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  1. #21
    David A. Goldfarb's Avatar
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    Crop. Not everything in the world fits a 2:3 or 4:5 or 5:7 or other standard aspect ratio.
    flickr--http://www.flickr.com/photos/davidagoldfarb/
    Photography (not as up to date as the flickr site)--http://www.davidagoldfarb.com/photo
    Academic (Slavic and Comparative Literature)--http://www.davidagoldfarb.com

  2. #22

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    If your intention was to exclude the boat, then by all means crop the photograph--if the proportions of the remaining space and the relationship of every space to every other space is as necessary as it would have been had you not cropped. Think of the "subject" as everything in the picture and the relationship of each object or space to each other, and not just the things--beach, clouds, tree.

    Trim the print to eliminate the boat. Otherwise, as someone has already pointed out, someday someone will remove your overmat, discover the boat, and, assuming the photograph is not as good with the boat, attribute a failed effort to you. Trim the print and leave space between it and the overmat. In my experience, when folks use overmats right up to the edges of the print they invariably cover part of the photograph, even if it is as little as 1/16 of an inch. And almost just as invariably, the complete image they saw on the ground glass is better than the slightly cropped one.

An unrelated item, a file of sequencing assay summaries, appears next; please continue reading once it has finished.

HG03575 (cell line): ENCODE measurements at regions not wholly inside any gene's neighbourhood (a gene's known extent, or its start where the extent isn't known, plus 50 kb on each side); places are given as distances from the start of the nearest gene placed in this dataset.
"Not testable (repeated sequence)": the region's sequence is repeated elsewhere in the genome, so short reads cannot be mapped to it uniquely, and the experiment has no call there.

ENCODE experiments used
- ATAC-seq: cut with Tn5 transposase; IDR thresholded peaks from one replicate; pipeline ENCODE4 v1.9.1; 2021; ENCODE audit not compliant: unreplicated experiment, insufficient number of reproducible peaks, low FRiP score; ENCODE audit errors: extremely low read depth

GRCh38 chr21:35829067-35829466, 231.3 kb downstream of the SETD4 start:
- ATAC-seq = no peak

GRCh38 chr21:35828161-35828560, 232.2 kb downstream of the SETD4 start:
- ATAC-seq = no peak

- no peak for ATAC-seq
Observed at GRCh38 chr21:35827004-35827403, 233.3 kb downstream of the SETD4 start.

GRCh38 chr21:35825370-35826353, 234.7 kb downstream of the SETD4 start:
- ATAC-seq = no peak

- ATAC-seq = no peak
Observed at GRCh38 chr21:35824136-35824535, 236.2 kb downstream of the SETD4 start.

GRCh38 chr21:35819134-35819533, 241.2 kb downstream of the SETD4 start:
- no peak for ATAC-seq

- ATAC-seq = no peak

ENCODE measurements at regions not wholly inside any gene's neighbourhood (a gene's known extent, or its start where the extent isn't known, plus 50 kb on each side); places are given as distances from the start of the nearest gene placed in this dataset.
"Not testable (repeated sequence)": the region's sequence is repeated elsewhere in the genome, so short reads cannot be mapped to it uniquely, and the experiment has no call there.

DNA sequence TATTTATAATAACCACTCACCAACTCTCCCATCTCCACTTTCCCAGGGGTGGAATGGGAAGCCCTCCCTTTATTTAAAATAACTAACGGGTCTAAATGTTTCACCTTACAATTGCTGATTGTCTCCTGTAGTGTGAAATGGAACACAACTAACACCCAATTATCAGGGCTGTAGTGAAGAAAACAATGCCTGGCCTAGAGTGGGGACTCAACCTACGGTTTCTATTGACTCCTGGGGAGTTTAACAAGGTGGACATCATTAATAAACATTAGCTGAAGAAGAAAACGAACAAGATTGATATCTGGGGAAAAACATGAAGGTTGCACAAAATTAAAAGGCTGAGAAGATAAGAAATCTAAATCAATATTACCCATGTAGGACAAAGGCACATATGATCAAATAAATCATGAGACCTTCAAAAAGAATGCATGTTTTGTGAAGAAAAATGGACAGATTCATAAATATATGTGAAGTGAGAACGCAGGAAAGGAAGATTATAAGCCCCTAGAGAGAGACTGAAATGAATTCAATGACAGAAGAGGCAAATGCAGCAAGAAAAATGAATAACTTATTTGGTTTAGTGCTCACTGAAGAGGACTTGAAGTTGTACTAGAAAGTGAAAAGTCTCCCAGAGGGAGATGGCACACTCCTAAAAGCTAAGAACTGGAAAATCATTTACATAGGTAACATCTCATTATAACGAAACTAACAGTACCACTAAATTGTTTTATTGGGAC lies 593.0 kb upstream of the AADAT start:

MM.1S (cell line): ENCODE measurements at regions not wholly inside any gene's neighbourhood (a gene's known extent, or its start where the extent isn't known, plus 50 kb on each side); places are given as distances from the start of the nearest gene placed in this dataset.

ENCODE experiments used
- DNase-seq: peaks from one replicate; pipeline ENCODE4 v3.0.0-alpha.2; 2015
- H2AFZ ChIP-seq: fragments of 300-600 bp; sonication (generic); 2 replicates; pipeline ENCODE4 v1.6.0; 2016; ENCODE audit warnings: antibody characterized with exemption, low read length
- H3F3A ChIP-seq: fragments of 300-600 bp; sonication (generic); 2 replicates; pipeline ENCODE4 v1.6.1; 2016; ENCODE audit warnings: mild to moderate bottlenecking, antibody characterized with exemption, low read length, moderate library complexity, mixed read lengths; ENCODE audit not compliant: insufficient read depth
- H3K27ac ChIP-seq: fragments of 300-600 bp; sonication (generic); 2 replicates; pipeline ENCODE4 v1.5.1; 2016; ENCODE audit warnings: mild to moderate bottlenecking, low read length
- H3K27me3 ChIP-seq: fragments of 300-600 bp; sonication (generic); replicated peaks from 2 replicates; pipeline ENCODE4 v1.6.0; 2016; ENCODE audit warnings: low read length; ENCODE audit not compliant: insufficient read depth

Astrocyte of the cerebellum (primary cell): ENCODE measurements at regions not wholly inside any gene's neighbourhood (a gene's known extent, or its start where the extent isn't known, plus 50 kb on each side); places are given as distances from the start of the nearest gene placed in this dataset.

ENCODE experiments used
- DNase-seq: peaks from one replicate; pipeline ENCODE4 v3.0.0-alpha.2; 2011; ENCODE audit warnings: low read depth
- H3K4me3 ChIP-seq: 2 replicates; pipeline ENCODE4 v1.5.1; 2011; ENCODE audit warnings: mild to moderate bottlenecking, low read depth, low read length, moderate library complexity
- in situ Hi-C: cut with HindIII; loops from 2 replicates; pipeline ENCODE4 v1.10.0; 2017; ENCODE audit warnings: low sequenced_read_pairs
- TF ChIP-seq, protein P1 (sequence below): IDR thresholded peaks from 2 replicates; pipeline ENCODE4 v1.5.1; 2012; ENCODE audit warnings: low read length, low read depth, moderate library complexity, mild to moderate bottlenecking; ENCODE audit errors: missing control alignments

Below is something I wrote earlier about cropping. Those who have not seen it before may find it useful.

    There is no right or wrong regarding cropping, But at the risk of being labeled a fanatic, I will quote myself: "Cropping is an admission of failure to see creatively." That being said, when the finished photograph is viewed no one (and I include myself here) ever asks or cares whether or not it was cropped. And certainly if the subject you are photographing does not fit the film format, then by all means one must crop. Although when cropping is done in this way I do not consider it cropping because essentially the photograph was seen before the negative was exposed--it just did not fit the film format. What I think of as cropping occurs when in the darkroom one realizes that, for example, the left side is irrelevant and needs to be eliminated to make the photograph better.

    For me the highest thrill in photography is the intense way I engage with the world when I am making the photograph. When the image feels "right" on the ground glass, exactly right, there is a great feeling of intense pleasure. There is also some measure of personal growth, but a discussion of that is for another time. Then later, after having made and studied rough proofs of everything, when I am in the darkroom the decision is simply: to print or not to print.

    Falling back on cropping as one's normal way of working deprives the worker of the intensity of the engagement with the world. For one who works like this, if the image does not look quite right on the ground glass, they needn't worry about it; it will be fixed later. Not only is intensity, and consequently growth of vision, minimized or eliminated, but longer hours must be spent in the darkroom making decisions on exactly how to crop. For myself, I prefer to make those decisions in the field.